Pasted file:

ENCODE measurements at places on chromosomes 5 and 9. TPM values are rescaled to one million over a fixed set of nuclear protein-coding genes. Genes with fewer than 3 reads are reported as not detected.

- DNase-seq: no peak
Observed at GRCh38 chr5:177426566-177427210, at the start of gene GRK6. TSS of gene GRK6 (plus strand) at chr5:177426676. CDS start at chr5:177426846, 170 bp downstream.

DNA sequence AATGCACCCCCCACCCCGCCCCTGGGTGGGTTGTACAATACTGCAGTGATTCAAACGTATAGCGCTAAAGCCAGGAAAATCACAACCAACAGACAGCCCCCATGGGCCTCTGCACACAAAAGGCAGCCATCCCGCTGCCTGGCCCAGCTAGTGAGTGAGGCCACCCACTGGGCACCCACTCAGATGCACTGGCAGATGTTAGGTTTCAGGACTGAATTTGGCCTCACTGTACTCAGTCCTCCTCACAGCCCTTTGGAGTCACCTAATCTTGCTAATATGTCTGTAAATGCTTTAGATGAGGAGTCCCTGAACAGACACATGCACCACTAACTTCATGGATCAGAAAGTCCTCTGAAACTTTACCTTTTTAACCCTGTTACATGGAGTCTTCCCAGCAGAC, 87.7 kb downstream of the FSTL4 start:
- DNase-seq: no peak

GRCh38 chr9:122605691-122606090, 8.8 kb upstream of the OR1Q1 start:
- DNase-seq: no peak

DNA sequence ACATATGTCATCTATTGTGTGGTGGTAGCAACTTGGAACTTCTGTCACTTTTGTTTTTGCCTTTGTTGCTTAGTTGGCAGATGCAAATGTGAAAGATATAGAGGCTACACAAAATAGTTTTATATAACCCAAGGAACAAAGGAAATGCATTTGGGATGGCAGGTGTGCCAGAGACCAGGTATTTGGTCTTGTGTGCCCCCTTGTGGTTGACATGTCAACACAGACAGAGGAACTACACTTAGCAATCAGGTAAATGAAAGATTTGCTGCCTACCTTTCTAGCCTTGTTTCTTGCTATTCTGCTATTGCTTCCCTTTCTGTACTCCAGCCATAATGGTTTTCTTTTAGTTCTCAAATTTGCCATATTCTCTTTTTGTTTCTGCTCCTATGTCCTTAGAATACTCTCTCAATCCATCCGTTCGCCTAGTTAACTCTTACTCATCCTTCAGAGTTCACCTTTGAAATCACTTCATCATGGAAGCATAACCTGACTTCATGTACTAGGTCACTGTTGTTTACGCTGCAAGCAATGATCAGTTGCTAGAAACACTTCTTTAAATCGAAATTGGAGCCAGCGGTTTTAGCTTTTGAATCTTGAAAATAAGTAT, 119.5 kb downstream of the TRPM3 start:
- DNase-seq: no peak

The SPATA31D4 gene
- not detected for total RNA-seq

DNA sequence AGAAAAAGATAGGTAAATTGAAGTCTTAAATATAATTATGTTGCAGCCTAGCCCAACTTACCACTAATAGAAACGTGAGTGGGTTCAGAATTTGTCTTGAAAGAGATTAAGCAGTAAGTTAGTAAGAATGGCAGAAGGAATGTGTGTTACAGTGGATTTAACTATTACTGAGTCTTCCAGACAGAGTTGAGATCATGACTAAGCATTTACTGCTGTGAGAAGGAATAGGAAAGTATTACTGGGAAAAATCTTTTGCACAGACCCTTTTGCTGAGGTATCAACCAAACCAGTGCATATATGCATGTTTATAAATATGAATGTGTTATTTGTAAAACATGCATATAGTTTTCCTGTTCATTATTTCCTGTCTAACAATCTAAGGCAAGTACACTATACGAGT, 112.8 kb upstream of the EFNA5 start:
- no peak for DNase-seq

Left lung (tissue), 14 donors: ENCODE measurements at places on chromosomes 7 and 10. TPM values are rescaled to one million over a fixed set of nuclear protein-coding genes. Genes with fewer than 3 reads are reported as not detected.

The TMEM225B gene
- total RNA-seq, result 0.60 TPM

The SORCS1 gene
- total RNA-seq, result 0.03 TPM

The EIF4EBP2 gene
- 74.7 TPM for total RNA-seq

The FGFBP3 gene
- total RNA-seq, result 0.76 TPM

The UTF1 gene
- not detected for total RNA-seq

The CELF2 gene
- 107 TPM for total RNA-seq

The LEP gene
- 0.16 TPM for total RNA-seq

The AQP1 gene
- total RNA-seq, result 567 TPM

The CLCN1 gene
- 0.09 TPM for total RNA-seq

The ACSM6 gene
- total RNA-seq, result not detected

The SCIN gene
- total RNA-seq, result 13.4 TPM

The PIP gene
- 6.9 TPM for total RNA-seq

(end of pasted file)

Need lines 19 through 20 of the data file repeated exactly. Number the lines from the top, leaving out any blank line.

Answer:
The EIF4EBP2 gene
- 74.7 TPM for total RNA-seq